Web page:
BWW Review: OTHELLO at Grand Théâtre

BWW Review: OTHELLO at Grand Théâtre

One of the most renowned plays in human history. It is hard to meet someone who has not at least heard of the name Othello and, while it is not an obvious favourite among the Shakespearean classics, it does focus on topics that speak directly to our hearts. No love was as impossible as Romeo and Juliet's and few of us are married to a murderous sociopath who would stop at nothing to be queen. But it does not take an epic medieval reason for the seed of doubt to be firmly rooted in our minds. Othello is perhaps one of the most relatable plays written by the bard, one that touches on the themes of jealousy and that weird feeling of being a stranger in a strange land, no matter how loved and praised you are by those around you.

BWW Review: OTHELLO at Grand Théâtre

Luxembourg was, therefore, lucky to host Aurora Fattier's version of this masterpiece. The director managed to created something rather interesting, using a great variety of elements to tell a story we all know, while still giving it a distinct and remarkable uniqueness. The way the tale was told seemed as important as the narrative itself, yet a perfect balance was found between a form and a content that greatly complemented each other. There are many directors working on Shakespeare that get so focused on the style, on creating something new, that they trust too much in the power of the script or the strength of the story. This was entirely not the case, with the introduction of video clips and dream sequences producing a great result.

One cannot entirely say that Fattier's Othello is set in modern days, since it kicks off in the Republic of Venice during an imminent Turkish invasion of Cyprus, but the language, the outfits, the props and the references to jazz and contemporary countries, pretty much bring us to a somewhat anachronistic 20th century. As a matter of fact, the strongest point of this play was the atmosphere it managed to create through a brilliant game of shadows, light and smoke. There were very few moments when it did not feel like you were watching a film noir or an old school thriller, one with a femme fatale or two, and danger waiting behind the corner of a dark alley. Our most sincere congratulations to the production team that made this possible.

Othello was played by William Nadylam. A sad reality of many plays is that the leading role is too instrumental for the plot to possess true depth or display a great deal of character development. Even in the Shakespearean context this can be observed sometimes: Romeo is little more than a one-dimensional imbecile. For this reason, the main actor is often not allowed to be the best member of a given cast. However, I must say that Nadylam was an exception that truly stood out. He did not seem to have the best start during his very first scene, but after his first monologue there was just no stopping him. Monologues were clearly his strongest moments, every single one was delivered with such emotional depth that it was hard not to get immersed in Othello's tragic struggles. While other characters went through a solid development that made them exhibit various emotions, Othello had to display a far greater range. The stages between "a confident man in love" and "broken individual brought down by doubt and guilt" are countless in this play and Nadylam executed them with formidable consistency.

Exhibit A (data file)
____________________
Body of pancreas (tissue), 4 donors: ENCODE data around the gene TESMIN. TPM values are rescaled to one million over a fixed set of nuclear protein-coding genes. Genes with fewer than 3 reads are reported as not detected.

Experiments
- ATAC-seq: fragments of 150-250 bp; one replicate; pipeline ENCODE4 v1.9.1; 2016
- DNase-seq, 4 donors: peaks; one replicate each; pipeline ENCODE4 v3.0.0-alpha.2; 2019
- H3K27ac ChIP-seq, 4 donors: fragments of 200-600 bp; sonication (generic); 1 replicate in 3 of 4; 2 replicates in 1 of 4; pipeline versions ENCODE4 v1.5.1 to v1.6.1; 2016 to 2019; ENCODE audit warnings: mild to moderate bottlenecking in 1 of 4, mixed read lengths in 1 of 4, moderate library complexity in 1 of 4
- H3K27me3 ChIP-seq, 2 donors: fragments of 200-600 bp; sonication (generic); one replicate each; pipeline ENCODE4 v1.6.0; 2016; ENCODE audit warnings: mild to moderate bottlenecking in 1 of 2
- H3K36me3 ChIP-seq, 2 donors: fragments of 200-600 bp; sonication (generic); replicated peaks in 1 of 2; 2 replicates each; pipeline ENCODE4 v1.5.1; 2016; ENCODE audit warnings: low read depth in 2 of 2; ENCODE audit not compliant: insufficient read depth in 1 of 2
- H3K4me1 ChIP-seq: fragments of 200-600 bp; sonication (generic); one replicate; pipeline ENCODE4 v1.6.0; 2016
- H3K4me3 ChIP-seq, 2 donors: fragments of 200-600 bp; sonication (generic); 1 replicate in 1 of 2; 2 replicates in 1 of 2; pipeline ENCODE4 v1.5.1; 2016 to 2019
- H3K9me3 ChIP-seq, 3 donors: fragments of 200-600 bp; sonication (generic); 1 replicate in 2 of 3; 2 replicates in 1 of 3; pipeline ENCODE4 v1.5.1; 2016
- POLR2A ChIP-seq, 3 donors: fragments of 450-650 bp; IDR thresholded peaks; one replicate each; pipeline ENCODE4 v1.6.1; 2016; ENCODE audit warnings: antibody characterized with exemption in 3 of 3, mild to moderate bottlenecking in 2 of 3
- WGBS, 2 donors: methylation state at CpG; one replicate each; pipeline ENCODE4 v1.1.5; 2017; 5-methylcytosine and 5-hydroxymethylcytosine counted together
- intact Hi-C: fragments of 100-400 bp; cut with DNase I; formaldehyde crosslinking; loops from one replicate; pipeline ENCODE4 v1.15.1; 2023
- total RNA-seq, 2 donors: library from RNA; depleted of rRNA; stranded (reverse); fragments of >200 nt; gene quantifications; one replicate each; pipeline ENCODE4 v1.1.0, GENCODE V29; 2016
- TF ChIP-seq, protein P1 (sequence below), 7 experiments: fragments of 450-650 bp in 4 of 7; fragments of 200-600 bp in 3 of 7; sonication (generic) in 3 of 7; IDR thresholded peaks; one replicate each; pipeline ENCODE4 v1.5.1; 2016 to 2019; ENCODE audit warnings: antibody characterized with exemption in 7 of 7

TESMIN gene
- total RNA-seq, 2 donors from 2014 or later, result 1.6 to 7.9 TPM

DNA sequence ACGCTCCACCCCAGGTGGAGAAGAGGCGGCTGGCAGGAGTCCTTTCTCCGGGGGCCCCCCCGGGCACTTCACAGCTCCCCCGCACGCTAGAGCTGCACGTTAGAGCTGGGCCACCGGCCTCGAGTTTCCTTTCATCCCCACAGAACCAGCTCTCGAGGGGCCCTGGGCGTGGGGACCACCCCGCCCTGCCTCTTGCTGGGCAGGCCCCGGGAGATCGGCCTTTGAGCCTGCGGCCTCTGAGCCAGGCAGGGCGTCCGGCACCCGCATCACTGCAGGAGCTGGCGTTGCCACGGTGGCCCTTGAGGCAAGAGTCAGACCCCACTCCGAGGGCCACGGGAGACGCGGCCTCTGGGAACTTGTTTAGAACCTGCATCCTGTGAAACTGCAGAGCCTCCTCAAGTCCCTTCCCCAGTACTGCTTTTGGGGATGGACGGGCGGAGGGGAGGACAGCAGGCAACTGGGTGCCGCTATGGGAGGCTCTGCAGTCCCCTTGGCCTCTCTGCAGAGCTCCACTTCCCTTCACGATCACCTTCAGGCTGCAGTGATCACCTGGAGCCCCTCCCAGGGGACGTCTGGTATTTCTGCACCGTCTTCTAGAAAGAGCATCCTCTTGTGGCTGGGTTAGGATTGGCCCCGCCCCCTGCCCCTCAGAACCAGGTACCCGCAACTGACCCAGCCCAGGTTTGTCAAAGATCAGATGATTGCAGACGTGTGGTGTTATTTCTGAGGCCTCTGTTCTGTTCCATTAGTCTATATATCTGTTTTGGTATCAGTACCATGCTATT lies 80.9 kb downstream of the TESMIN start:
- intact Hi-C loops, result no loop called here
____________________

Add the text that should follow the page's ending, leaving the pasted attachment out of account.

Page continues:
We cannot, however, fail to mention that Koen de Sutter's Iago was an absolute wonder too. While Othello went from one end of the spectrum to another, Sutter's challenge was different. Iago had to convert in a matter of seconds from an innocent and friendly person who stands by the great leaders of the land, to the evil and plotting man behind the curtain. All of this while being a source of comic relief. It is an herculean achievement to be the villain of a tragedy with a film noir atmosphere and still be the guy that makes you laugh.

As for Desdemona, the part felt to Pauline Discry. But under that light, if in the first couple of scenes you had told me her name was Chloë Grace Moretz, I might have believed you. Discry's role was not as open to development as the first two, yet she executed it brilliantly nonetheless. Her voice stood out whenever she spoke, always perfectly placed to deliver just the right impact. Ironically, though, it was through physical expression that she most contributed to the play. Her body language was crucial for the spirit of the narrative, since her notorious beauty was the source of male admiration and, by extension, Othello's jealousy. This contribution was not limited to how comfortable she felt during physical scenes: her facial expressions were also flawless. A lot of what she said seemed to be said in silence, both in moments of joy and misery.

BWW Review: OTHELLO at Grand Théâtre

We would only remark that the performance was perhaps a bit too long, with some scenes dragging for longer than required. We fully support the idea that converting a trusting husband into a broken soul poisoned by doubt is a process that requires a visible progress. But when we get to a Ben Hur level, I could understand how some could question this length.

All in all was a great night and we strongly recommend anyone residing in Luxembourg to grab the last tickets and catch the show until the 21st of October.

Image credit: Dominique Houcmant

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From This Author David Sousa Lopes


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